1 year ago
Last edited at 3:59PM on 2/24/2012
It's true; there is no "proper" way of making an offer. Although, depending on the state that you are in, there may be more "common" or "accepted" ways to do so. In some states, it can be customary to use attorneys to help you through the buying process. In California, you will find many real estate agents/Realtors using a pre-printed/boiler plate type of purchase agreement. Buyers should really consider having their own agent represent them. It may seem easier to go with the Listing agent, but a Buyer’s agent will look out for their client’s interest.
Now, if you're asking about what price to offer, when to offer it, etc., having a Buyer's Agent is to your benefit. A Buyer’s agent should pull up "comps" (comparable sales) to help you determine a price. Contrary to popular belief, it is not the agent's job to tell you what to offer. He/she "works" for you...he/she is YOUR agent (but gets paid by the Seller). Don't forget, it isn't only about numbers. A buyer’s agent can help you determine the factors that should be considered in your offering price. I hope my answer has been helpful (and, yes, I am a Realtor...).
Once you find a home that pleases you and you can afford it, make a decision on when you want to settle on it. Put conditions you want on the property like adding something, decide how much deposit you are prepared to pay
MA; do yourself a favor and have a reputable RE agent run comparable (similar sq ft., # of BR's, baths, amenities, etc.) sales of homes in the neighborhood to establish market values. That will give you the best idea as to a $ range that you should offer.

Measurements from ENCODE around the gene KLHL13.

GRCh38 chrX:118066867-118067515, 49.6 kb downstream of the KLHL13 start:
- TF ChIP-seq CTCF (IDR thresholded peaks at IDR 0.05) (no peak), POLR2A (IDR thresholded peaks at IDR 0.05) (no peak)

1 year ago
Last edited at 11:01AM on 2/24/2012
If the property is listed with a realtor, make the offer through that person. If it's for sale by owner, they may accept a price that's 10-15% lower than the asking price, but make your offer in writing. If you offer less than that, they won't take you seriously.
Glennbo29 has the right idea. PLEASE, for your sake, use a reputable Realtor (someone who is a member of your local association/board of Realtors) to represent you during the real estate transaction. For most people, buying a home is one of their biggest financial commitments, and it is nothing to approach in a casual manner. Your first step is to work with a loan officer/mortgage broker to find out how much home you can afford. Especially in the current market, sellers want to make sure they are dealing with a viable buyer. Your loan officer will give you a pre-approval letter to put with your offer. A Realtor has access to information that will be critical in ascertaining what a fair offer is, he or she will then draw up the proper paperwork for your state, help you negotiate with the seller, and guide you through the process to a successful result. As you might have suspected by now, I am a licensed Realtor in the state of Texas. Every state has its own rules, regulations, and process. Have a professional represent you. You will be glad you did!
1 year ago
Last edited at 5:59PM on 2/24/2012
the deal you make in real estate is limited to your imagination, you can just about make any agreement the both of you agree to. you can call the local board of realtors to get a copy of a contract, lawyer is generally a waste of money, talking to realtors and a title company can help educate you on filling out the details, you generally want the contract contingent on you getting financing and a inspection report in 10 - 15 days. You can get a home inspector to check out the house for you, as far as value, a good sit down with the local property appraiser would be a good idea, but be sure to ask about unqualified sales, (this will show you all the houses selling for cheaper prices)
Be glad to give you plenty more details, if interested, right now. I would be making low offers, we have been buying houses cheap. I am a broker, and what real estate brokers do is not rocket science. i can educate you in just a little bit, depending on what state you are in